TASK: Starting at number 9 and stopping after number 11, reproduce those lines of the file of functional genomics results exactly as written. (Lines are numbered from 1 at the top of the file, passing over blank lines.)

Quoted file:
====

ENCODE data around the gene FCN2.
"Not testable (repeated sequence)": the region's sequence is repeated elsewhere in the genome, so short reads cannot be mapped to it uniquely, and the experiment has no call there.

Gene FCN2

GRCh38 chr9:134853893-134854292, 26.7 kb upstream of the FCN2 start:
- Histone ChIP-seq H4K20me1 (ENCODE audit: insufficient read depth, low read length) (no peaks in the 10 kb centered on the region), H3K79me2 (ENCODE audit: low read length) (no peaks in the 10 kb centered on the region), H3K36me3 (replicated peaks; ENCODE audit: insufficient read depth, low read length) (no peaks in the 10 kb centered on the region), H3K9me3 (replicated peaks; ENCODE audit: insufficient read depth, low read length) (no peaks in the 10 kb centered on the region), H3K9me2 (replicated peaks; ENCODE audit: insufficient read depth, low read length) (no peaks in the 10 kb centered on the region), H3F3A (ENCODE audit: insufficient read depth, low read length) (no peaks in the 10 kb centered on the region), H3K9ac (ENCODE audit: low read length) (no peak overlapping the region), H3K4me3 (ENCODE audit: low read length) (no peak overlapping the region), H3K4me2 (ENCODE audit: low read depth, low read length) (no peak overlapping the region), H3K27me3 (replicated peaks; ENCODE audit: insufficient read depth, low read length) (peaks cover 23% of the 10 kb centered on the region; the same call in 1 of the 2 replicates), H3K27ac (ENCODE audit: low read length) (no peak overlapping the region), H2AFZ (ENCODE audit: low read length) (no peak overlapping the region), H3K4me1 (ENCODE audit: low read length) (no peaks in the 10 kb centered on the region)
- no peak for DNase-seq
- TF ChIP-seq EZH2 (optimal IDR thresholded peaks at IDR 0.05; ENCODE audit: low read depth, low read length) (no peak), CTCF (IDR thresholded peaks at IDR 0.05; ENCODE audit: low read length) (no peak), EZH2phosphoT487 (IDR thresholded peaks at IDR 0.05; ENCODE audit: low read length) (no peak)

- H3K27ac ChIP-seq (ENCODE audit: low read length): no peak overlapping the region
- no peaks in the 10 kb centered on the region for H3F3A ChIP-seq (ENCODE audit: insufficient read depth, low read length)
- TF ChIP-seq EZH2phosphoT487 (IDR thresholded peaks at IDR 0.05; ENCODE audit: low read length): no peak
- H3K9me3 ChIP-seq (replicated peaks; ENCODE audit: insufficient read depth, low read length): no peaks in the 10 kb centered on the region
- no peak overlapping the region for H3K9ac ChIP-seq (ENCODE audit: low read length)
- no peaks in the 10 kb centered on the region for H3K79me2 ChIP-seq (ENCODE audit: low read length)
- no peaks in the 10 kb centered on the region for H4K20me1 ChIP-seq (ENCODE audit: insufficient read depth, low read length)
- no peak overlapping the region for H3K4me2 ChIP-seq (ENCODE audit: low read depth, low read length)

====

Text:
- no peaks in the 10 kb centered on the region for H3F3A ChIP-seq (ENCODE audit: insufficient read depth, low read length)
- TF ChIP-seq EZH2phosphoT487 (IDR thresholded peaks at IDR 0.05; ENCODE audit: low read length): no peak
- H3K9me3 ChIP-seq (replicated peaks; ENCODE audit: insufficient read depth, low read length): no peaks in the 10 kb centered on the region